Directed by David A. Cross
[screener via MTI Home Video]
Do you know how many indie horror movies are made every year?
Actually, I don't really know but I think it's quite alot. Some get decent distribution, while others slowly descent into dollar bin hell. I say this because I probably wouldn't have heard or seen Respire without a help of MTI's PR arm.
But I always give a fair shake for indie horror and so I loaded up the movie while I was waiting for my pizza to arrive.
Respire is clearly an indie production with full scale DIY. I would say it's a mid budget for an indie film. It's clearly ambitious with a story revolving around a mysterious box that holds secrets that unfold throughout the film. The thing about a film that tries too hard, is well it tries too hard. Respire treads on so many horror genres, it felt like like a movie montage. Mystery, thriller, slasher and infection subgenres are blended into a decent coherent film.
The Ancient Romans believed that the soul escaped one's body with the last breath. It was believed that last breath held the power to cure disease and prolong life. In 1930's, Dr. Robert Kaminsky devoted his life to finding out how to harness the power in the last breath. Susan Jordan owns a local novelty shop. One item in her shop, an antique box once owned by Doctor Kaminsky, draws the interest of two men: Raif Collins who hopes it's contents can save his dying sister, and Alex Poe whose motives are more mysterious. Susan quickly finds herself in a perilous struggle to protect the box and the secrets that it holds.
The opening montage is a credit to the film as a whole. We see our mysterious box go from our the doctor to various people before it gets to our dear Susan. From USSR, to Americans soldiers, to some hippies in the 60s, to the disco 70s and to the garage sale present day, our box had quite a journey.
The box contains the work of Dr. Kaminsky who has developed a way to catch the last breath before a person dies to cure disease and the terminally ill. It's as of the stars aligned as it ends up with Susan who is dying of a disease herself. She soon discovers its powers and becomes cured of her illness.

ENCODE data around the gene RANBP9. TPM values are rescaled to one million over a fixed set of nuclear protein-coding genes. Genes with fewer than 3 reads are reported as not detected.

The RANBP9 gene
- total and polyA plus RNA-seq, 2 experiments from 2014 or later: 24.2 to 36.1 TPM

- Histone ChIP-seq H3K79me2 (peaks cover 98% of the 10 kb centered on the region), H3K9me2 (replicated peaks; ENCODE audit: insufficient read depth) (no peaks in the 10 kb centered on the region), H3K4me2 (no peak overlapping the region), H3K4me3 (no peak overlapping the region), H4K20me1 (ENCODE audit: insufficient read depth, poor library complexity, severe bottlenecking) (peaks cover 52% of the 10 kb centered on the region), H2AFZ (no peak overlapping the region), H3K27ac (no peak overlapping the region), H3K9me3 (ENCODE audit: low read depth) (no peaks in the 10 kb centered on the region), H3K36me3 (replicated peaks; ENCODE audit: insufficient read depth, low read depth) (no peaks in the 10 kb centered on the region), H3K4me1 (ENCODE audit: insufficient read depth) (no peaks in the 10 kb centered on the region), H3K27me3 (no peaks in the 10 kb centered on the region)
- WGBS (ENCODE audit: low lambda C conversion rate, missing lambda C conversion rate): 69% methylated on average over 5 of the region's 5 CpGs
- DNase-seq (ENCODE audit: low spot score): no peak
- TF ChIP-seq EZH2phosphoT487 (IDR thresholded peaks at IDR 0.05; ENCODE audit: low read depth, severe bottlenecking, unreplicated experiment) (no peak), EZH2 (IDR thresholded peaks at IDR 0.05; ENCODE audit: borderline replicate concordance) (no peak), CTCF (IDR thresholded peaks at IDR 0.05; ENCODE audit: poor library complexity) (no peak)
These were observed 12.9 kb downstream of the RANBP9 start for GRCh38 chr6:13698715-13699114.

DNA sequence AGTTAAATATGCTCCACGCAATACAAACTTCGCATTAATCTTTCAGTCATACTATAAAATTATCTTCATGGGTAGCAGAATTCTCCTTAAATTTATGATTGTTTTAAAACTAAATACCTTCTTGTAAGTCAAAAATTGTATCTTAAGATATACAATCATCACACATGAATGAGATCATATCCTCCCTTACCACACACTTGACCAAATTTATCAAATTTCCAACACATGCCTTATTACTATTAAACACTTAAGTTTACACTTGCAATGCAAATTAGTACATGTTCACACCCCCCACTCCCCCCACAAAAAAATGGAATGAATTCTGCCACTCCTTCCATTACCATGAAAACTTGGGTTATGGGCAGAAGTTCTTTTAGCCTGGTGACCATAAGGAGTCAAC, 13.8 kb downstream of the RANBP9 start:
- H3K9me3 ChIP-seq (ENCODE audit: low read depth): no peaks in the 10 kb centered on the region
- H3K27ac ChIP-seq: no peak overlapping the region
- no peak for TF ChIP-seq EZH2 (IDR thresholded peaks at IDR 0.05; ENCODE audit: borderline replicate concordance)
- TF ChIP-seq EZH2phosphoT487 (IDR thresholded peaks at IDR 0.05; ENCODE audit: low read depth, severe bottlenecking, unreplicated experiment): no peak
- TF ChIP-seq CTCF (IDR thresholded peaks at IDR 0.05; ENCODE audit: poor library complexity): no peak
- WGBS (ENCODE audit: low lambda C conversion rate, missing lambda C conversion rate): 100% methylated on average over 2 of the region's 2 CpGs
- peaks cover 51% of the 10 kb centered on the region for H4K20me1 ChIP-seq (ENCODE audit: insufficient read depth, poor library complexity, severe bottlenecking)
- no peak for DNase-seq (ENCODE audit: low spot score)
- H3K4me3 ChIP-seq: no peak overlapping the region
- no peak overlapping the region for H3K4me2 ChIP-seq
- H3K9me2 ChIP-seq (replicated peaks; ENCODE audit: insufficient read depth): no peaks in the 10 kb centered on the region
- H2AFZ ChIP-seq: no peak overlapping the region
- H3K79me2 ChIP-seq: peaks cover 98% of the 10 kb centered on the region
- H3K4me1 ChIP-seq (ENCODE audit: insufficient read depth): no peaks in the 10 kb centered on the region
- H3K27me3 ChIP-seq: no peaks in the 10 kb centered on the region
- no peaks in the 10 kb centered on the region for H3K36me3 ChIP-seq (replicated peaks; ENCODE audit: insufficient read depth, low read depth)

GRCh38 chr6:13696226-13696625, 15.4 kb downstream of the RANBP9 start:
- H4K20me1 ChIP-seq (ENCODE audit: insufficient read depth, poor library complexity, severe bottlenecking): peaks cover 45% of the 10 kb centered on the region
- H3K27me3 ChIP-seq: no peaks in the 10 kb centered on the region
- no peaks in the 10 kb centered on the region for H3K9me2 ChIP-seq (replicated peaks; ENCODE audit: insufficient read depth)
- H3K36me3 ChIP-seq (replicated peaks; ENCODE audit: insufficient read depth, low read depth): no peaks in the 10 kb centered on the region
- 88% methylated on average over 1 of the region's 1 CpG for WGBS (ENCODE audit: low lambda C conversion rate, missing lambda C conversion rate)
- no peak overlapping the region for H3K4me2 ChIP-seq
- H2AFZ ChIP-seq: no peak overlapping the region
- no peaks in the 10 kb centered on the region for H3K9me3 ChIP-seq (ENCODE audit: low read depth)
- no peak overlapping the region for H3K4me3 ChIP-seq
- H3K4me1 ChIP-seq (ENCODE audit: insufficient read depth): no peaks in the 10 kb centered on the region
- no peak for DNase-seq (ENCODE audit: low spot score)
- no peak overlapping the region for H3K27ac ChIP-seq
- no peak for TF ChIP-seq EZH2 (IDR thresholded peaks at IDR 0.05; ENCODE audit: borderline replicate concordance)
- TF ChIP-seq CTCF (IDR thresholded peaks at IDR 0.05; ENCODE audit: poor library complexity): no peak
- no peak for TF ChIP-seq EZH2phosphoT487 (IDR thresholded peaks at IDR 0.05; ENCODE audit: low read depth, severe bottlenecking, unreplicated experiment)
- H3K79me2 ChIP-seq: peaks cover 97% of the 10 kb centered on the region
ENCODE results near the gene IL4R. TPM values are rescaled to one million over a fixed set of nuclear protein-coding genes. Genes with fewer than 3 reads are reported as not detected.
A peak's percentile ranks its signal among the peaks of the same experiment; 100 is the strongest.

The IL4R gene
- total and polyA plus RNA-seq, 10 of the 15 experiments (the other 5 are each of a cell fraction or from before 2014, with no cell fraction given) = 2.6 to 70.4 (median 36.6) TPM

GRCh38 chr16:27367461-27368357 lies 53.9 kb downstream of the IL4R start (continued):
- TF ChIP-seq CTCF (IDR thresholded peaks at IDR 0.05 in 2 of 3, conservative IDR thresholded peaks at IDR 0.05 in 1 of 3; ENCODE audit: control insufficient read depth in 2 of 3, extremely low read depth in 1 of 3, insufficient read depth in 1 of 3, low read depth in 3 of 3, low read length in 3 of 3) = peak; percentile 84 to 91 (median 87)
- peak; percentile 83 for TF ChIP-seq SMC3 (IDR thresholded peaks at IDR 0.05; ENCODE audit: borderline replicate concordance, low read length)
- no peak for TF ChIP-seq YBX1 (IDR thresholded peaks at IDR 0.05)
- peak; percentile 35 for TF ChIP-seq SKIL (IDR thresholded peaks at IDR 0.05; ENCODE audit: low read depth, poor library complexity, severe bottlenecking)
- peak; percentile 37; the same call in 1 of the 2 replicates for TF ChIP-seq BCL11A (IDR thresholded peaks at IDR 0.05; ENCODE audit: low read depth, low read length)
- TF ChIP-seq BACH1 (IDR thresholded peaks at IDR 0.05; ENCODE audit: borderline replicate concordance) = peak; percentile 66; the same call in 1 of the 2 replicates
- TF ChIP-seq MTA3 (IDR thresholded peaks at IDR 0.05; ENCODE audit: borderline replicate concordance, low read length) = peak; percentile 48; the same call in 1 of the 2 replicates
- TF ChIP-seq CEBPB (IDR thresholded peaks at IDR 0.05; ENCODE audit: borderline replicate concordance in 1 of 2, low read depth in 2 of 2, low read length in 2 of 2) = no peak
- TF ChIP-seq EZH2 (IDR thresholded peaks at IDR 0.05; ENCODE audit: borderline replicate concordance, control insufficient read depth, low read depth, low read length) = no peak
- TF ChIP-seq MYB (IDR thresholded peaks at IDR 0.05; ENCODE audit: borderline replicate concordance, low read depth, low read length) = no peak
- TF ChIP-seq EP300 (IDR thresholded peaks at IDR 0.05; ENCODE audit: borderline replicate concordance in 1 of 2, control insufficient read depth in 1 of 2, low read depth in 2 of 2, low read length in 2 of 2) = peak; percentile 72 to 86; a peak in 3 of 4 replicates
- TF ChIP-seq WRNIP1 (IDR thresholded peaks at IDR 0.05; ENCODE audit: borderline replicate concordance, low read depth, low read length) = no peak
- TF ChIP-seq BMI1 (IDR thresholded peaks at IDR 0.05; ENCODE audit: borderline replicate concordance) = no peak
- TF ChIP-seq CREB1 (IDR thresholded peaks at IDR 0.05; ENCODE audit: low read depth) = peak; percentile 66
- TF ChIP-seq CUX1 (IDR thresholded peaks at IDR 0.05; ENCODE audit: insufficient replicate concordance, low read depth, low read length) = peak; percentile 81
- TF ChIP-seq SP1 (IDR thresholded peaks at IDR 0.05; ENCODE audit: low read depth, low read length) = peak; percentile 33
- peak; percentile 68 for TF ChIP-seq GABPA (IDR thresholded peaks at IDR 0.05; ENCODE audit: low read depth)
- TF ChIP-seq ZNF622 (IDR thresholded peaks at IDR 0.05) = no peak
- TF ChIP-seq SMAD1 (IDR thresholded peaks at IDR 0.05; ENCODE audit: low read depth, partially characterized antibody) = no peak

Later, two other parties become interested in the box. Each of them with a different agenda on their minds. Soon, the dangers of the vials of breaths are explained, the history is revealed and the twists and turns unfold.
Respire starts off in classic mysterious fashion which I felt was done well. I like a good horror mystery and the pace was nice. Characters were developed and some tension thrown in. But then it all went kablooey. Soon we get a taste of slash and dash (with some decent spatter effects), a mini twizzler twist and then some out of place infection onslaught at the end. The movie just seemed off balance from the middle to the end.
The film is shot well, the performances not over the top and the details are blended in nicely. But the movie tries to do too many things in 90 minutes instead of focusing on doing a few things well. I'm not saying it's a bad film but as I said before way to highly ambitious for what they were trying to do.
Kudos to director David Cross for making a coherent story that had some interesting plot elements and some well rounded characters. Respire brings a bit of creativity to the world of indie horror but if you're looking for something awesome, don't hold your breath.
(see what I did there)
Slice and dice
I thought I saw boobs in some sort of frenetic memory montage. Or it could have been the last movie I saw
How the hell did this small Maryland town get infected so damn quickly?
The Jaded Viewer's Final Prognosis
Respire will be available on DVD and Video on Demand (VoD) from MTI Home Video on February 15th.